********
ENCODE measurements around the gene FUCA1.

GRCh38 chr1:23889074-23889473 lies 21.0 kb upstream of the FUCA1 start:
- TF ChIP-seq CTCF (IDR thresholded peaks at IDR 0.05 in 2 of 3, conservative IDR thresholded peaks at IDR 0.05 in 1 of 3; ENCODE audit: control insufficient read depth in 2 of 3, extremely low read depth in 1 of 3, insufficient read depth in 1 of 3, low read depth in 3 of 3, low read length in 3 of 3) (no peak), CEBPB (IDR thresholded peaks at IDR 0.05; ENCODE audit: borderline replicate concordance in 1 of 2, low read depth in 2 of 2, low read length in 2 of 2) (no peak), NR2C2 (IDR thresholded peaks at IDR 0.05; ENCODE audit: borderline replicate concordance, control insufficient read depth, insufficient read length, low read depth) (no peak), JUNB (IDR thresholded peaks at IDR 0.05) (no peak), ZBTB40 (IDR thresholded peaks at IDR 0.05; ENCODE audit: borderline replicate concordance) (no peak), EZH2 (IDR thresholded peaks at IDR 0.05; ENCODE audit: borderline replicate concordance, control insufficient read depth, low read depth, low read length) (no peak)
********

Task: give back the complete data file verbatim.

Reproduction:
ENCODE measurements around the gene FUCA1.

GRCh38 chr1:23889074-23889473 lies 21.0 kb upstream of the FUCA1 start:
- TF ChIP-seq CTCF (IDR thresholded peaks at IDR 0.05 in 2 of 3, conservative IDR thresholded peaks at IDR 0.05 in 1 of 3; ENCODE audit: control insufficient read depth in 2 of 3, extremely low read depth in 1 of 3, insufficient read depth in 1 of 3, low read depth in 3 of 3, low read length in 3 of 3) (no peak), CEBPB (IDR thresholded peaks at IDR 0.05; ENCODE audit: borderline replicate concordance in 1 of 2, low read depth in 2 of 2, low read length in 2 of 2) (no peak), NR2C2 (IDR thresholded peaks at IDR 0.05; ENCODE audit: borderline replicate concordance, control insufficient read depth, insufficient read length, low read depth) (no peak), JUNB (IDR thresholded peaks at IDR 0.05) (no peak), ZBTB40 (IDR thresholded peaks at IDR 0.05; ENCODE audit: borderline replicate concordance) (no peak), EZH2 (IDR thresholded peaks at IDR 0.05; ENCODE audit: borderline replicate concordance, control insufficient read depth, low read depth, low read length) (no peak)